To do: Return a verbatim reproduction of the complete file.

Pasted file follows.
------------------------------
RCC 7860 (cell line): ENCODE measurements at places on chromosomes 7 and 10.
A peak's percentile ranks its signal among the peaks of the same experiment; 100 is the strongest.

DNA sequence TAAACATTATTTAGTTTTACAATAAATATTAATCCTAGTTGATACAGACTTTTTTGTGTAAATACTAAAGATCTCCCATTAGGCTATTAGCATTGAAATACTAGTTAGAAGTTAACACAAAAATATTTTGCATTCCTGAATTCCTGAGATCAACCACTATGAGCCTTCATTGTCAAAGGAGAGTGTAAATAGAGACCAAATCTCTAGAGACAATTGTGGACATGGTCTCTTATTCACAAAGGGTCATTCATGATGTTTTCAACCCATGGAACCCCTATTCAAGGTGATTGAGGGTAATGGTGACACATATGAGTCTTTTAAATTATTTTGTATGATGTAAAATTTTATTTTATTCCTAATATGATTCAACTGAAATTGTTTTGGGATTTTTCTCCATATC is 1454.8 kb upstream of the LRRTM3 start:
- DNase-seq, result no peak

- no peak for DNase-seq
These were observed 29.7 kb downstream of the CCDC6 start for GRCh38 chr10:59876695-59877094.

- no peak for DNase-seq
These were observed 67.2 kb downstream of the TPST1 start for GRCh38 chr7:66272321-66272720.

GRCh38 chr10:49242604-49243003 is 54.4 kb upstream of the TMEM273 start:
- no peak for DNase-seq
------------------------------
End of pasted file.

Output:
RCC 7860 (cell line): ENCODE measurements at places on chromosomes 7 and 10.
A peak's percentile ranks its signal among the peaks of the same experiment; 100 is the strongest.

DNA sequence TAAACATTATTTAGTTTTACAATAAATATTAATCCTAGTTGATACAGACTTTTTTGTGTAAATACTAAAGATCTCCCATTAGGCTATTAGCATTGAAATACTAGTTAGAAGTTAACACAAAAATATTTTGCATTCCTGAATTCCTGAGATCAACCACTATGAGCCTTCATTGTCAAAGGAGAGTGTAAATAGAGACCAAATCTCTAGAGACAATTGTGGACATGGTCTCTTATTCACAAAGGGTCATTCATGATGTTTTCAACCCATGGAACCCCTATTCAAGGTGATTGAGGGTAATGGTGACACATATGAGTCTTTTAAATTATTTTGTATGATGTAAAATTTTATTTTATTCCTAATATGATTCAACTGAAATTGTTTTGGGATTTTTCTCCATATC is 1454.8 kb upstream of the LRRTM3 start:
- DNase-seq, result no peak

- no peak for DNase-seq
These were observed 29.7 kb downstream of the CCDC6 start for GRCh38 chr10:59876695-59877094.

- no peak for DNase-seq
These were observed 67.2 kb downstream of the TPST1 start for GRCh38 chr7:66272321-66272720.

GRCh38 chr10:49242604-49243003 is 54.4 kb upstream of the TMEM273 start:
- no peak for DNase-seq